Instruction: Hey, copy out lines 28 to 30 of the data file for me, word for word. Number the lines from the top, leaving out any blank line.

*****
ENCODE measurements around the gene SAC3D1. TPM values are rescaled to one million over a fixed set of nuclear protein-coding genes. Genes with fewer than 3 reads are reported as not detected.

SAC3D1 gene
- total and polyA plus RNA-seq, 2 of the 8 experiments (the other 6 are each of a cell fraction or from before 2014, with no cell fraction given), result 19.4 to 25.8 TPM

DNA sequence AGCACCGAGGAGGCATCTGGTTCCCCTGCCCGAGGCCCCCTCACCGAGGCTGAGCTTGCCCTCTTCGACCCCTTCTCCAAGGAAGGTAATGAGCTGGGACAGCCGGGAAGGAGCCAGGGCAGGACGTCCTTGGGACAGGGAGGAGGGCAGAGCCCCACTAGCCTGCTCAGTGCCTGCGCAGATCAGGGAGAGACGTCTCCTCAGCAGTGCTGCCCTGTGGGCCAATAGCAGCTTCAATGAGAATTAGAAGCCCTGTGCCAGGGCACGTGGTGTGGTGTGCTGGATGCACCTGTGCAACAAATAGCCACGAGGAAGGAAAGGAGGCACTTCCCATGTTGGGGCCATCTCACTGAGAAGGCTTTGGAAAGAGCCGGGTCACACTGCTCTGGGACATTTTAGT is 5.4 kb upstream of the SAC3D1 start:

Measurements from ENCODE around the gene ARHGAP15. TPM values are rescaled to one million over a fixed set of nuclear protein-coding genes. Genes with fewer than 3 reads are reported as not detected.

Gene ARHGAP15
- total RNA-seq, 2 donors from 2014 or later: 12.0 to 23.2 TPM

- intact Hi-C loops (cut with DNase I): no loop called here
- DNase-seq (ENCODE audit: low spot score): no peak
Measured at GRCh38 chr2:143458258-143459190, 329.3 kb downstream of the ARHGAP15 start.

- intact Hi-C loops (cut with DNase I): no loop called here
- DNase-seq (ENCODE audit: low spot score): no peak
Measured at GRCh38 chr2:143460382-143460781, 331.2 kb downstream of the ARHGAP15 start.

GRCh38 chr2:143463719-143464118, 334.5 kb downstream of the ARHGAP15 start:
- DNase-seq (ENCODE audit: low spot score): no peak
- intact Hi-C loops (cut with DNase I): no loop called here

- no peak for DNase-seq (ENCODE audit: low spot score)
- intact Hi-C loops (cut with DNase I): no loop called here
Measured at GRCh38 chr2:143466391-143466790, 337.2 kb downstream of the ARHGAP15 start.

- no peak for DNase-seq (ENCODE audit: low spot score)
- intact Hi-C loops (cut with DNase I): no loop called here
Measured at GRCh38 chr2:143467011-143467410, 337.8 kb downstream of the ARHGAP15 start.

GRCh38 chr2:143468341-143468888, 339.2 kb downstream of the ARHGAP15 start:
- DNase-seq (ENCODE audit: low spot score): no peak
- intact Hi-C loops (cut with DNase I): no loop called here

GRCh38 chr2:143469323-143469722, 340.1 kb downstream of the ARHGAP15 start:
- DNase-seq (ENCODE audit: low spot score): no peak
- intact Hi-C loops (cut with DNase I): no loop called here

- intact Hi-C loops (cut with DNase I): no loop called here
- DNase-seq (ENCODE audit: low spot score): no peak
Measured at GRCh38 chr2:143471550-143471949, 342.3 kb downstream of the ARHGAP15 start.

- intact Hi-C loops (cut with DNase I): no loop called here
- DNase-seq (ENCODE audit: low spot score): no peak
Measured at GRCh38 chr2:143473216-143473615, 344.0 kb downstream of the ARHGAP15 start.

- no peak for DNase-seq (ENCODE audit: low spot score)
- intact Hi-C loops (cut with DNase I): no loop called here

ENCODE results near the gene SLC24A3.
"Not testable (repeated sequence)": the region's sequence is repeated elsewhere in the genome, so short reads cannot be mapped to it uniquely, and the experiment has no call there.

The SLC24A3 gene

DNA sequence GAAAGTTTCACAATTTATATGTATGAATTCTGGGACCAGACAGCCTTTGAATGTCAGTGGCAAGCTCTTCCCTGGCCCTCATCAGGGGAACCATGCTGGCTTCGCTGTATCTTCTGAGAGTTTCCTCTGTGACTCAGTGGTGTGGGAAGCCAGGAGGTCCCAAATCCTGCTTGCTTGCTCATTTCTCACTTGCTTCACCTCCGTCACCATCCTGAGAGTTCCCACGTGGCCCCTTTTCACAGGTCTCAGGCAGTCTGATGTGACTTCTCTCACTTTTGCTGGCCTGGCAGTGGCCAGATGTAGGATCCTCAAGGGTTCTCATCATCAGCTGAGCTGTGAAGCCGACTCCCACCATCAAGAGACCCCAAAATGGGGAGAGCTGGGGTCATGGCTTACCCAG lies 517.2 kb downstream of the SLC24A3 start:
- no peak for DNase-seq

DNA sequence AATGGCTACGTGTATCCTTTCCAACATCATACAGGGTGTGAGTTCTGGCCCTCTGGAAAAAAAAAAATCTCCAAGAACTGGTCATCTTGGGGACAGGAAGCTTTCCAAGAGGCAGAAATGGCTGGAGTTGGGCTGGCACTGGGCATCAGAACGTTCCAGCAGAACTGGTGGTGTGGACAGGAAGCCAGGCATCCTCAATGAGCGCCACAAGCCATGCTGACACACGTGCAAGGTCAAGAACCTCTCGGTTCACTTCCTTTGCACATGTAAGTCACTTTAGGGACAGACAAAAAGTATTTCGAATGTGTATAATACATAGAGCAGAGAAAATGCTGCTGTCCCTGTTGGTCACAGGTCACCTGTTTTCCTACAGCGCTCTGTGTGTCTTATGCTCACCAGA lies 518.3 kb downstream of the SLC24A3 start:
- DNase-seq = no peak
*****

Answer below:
- intact Hi-C loops (cut with DNase I): no loop called here

- intact Hi-C loops (cut with DNase I): no loop called here
- DNase-seq (ENCODE audit: low spot score): no peak